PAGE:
Two new twists on resveratrol

A couple of significant developments in the resveratrol story occurred this week, but so far the media has focused only on the less important one of the two. I’ll get to the truly important news in a moment. First, here’s the story that hit the wires yesterday: The Healthy Lifespan Institute, a nonprofit cofounded by former Sirtris Pharmaceuticals CEO Christoph Westphal to sponsor research on the red-wine ingredient’s health benefits, announced that it would sell resveratrol supplements “at-cost” for $540 for a year’s supply.

That was especially intriguing since Sirtris, purchased by GlaxoSmithKline for $720 million in 2008, had several years ago developed a similar resveratrol offering, called SRT501, and launched clinical trials with it as a treatment for diabetes and other diseases of aging. SRT501 was regarded as a “proof-of-concept” drug that would demonstrate the therapeutic potential of activating the SIRT1 enzyme—various studies, including those by Sirtris cofounder David Sinclair, a Harvard Medical School professor, have suggested that resveratrol exerts anti-aging effects resembling those of calorie restriction by stimulating SIRT1. But Sirtris’s main thing from the get-go was to develop more potent SIRT1 activators, called STACs (SIRT1 activating compounds) that unlike resveratrol, which affects many molecular targets in cells, would specifically target SIRT1.

As detailed in my book, Westphal, while CEO at Sirtris before the Glaxo acquisition, had considered developing SRT501 as a dietary supplement rather than as a prescription drug. But he’d put the idea on hold for various reasons, including the fact that selling SRT501 as a supplement would have made it impossible for Sirtris to offer it as a high-margin prescription drug if it proved effective in clinical trials.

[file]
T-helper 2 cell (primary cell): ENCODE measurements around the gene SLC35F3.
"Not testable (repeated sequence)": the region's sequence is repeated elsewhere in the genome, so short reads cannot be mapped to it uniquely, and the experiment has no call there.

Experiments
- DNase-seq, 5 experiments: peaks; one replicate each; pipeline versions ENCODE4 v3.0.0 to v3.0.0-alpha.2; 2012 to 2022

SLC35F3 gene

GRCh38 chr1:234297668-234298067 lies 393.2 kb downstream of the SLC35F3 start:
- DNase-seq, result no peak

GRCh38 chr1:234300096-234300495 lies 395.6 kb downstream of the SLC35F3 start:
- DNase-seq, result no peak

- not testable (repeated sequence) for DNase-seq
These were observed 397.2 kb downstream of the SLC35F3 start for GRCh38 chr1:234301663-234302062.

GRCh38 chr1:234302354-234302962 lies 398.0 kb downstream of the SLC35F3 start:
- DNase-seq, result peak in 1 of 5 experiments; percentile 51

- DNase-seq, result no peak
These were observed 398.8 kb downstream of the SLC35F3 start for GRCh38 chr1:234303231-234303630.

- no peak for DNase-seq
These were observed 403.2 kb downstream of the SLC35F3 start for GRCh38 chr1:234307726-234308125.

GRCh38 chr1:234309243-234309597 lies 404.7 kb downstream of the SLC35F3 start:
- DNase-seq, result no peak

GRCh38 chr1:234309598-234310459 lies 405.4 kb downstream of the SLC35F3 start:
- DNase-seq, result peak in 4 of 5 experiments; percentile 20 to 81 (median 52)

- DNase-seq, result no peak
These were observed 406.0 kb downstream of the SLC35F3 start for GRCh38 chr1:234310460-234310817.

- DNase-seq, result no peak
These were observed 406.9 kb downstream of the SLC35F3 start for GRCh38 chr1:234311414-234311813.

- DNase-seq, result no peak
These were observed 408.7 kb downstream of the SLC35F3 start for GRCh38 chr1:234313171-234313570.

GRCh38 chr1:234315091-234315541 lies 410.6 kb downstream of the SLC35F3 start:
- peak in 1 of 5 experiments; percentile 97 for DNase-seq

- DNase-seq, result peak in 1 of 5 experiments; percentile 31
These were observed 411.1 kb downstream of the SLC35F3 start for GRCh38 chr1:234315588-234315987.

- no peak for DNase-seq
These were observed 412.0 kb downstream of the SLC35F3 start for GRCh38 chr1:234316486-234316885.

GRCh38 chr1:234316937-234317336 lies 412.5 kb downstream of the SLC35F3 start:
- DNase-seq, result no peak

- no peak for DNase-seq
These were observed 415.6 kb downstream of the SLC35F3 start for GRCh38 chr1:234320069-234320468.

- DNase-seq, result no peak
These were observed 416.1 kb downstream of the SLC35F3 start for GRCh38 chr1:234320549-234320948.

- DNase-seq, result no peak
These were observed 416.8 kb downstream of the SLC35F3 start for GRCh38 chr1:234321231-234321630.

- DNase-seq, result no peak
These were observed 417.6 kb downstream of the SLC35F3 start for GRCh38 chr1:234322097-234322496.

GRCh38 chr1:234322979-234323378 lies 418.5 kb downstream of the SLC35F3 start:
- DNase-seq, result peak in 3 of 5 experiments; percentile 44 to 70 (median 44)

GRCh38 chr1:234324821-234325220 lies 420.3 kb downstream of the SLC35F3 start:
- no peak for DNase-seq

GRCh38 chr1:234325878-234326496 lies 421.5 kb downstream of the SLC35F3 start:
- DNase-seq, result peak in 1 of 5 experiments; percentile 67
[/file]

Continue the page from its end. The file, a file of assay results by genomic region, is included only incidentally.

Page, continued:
As I also reported in the book, Glaxo executives were never very interested in SRT501—since resveratrol is a natural substance, SRT501 couldn’t be developed as a lucrative proprietary drug protected by “composition of matter” patents. Thus, after Glaxo purchased Sirtris, it seemed that SRT501 might wither on the vine as the big pharma company focused its SIRT1-related efforts on Sirtris’s novel, proprietary STACs.

The decision by Westphal and Michelle Dipp, another former Sirtris executive who cofounded the Healthy Lifespan Institute, to offer resveratrol supplements via the institute would effectively have infused new life into a SRT501-like nutraceutical. (I haven’t yet reached Westphal and Dipp, though, to ask about the thinking behind their decision.) But shortly after Xconomy broke the story about the nonprofit’s resveratrol sales, TheStreet reported that Glaxo had ordered the two to drop the idea of offering the supplements via the institute, and that both would resign from the institute’s board. (Westphal and Dipp both still hold positions at Glaxo overseeing its investments in external biotechs.)

TheStreet suggested that Glaxo is worried that the nonprofit’s sales of a resveratrol supplement would undermine its “investment in resveratrol drug research.” I seriously doubt that that’s the case, though, especially in light of the second, more important development this week about drugs that activate SIRT1. To wit: A study just out in the Journal of Biological Chemistry has shed new light on the controversy about how Sirtris’s STACs work, and in particular on lingering questions about whether they induce beneficial effects in mammals by directly activating the SIRT1 enzyme. The study also suggests that a Pfizer team drew erroneous conclusions about SIRT1 activators in earlier research that Sirtris’s critics have often cited as evidence that the biotech’s drug program is flawed and that Glaxo blundered when it bought Sirtris.

The controversy, as noted in my recent two-part blog on resveratrol, began in 2005 when back-to-back studies appeared in the Journal of Biological Chemistry (JBC) indicating that resveratrol doesn’t directly activate SIR enzymes as suggested by Sinclair’s earlier studies, which had generated excitement about the compound’s potential to induce the anti-aging effects of calorie restriction. The two earlier JBC studies, as did the Pfizer study, which appeared in JBC in January, called into question Sinclair’s theory that SIRT1 activators like resveratrol interact with SIR enzymes to rev up their removal of acetyl groups from protein substrates—such deacetylation was thought to be SIRT1’s main way of making things happen in cells.